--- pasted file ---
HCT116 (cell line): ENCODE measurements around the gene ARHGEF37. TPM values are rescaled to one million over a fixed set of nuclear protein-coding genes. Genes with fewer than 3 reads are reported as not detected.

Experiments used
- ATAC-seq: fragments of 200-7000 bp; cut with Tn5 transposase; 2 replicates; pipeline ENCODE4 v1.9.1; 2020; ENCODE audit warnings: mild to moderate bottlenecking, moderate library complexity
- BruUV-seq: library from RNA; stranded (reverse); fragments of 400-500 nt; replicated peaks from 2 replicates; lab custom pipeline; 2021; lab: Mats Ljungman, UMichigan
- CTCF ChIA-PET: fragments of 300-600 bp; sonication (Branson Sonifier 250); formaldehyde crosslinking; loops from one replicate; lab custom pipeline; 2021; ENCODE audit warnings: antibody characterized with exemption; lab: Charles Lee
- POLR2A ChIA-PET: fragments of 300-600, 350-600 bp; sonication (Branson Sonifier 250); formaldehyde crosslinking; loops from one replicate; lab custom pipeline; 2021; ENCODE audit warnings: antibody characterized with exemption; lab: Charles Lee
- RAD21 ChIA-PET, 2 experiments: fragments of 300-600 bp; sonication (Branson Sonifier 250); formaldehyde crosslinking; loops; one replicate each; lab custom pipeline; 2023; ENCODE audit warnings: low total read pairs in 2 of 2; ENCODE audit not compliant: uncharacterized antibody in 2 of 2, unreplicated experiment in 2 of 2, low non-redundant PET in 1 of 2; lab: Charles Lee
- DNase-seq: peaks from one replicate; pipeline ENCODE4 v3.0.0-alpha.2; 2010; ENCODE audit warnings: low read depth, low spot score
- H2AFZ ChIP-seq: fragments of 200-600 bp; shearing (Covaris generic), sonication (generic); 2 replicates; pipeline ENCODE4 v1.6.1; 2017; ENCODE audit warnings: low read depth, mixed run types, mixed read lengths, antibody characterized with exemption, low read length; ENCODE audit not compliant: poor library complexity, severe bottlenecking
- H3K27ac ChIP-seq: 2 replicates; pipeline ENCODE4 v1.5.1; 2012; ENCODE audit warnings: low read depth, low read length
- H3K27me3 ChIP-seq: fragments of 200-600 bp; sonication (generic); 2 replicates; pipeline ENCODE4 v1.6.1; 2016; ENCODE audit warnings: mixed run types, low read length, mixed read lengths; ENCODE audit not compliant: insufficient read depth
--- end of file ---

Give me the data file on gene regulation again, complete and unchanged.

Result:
HCT116 (cell line): ENCODE measurements around the gene ARHGEF37. TPM values are rescaled to one million over a fixed set of nuclear protein-coding genes. Genes with fewer than 3 reads are reported as not detected.

Experiments used
- ATAC-seq: fragments of 200-7000 bp; cut with Tn5 transposase; 2 replicates; pipeline ENCODE4 v1.9.1; 2020; ENCODE audit warnings: mild to moderate bottlenecking, moderate library complexity
- BruUV-seq: library from RNA; stranded (reverse); fragments of 400-500 nt; replicated peaks from 2 replicates; lab custom pipeline; 2021; lab: Mats Ljungman, UMichigan
- CTCF ChIA-PET: fragments of 300-600 bp; sonication (Branson Sonifier 250); formaldehyde crosslinking; loops from one replicate; lab custom pipeline; 2021; ENCODE audit warnings: antibody characterized with exemption; lab: Charles Lee
- POLR2A ChIA-PET: fragments of 300-600, 350-600 bp; sonication (Branson Sonifier 250); formaldehyde crosslinking; loops from one replicate; lab custom pipeline; 2021; ENCODE audit warnings: antibody characterized with exemption; lab: Charles Lee
- RAD21 ChIA-PET, 2 experiments: fragments of 300-600 bp; sonication (Branson Sonifier 250); formaldehyde crosslinking; loops; one replicate each; lab custom pipeline; 2023; ENCODE audit warnings: low total read pairs in 2 of 2; ENCODE audit not compliant: uncharacterized antibody in 2 of 2, unreplicated experiment in 2 of 2, low non-redundant PET in 1 of 2; lab: Charles Lee
- DNase-seq: peaks from one replicate; pipeline ENCODE4 v3.0.0-alpha.2; 2010; ENCODE audit warnings: low read depth, low spot score
- H2AFZ ChIP-seq: fragments of 200-600 bp; shearing (Covaris generic), sonication (generic); 2 replicates; pipeline ENCODE4 v1.6.1; 2017; ENCODE audit warnings: low read depth, mixed run types, mixed read lengths, antibody characterized with exemption, low read length; ENCODE audit not compliant: poor library complexity, severe bottlenecking
- H3K27ac ChIP-seq: 2 replicates; pipeline ENCODE4 v1.5.1; 2012; ENCODE audit warnings: low read depth, low read length
- H3K27me3 ChIP-seq: fragments of 200-600 bp; sonication (generic); 2 replicates; pipeline ENCODE4 v1.6.1; 2016; ENCODE audit warnings: mixed run types, low read length, mixed read lengths; ENCODE audit not compliant: insufficient read depth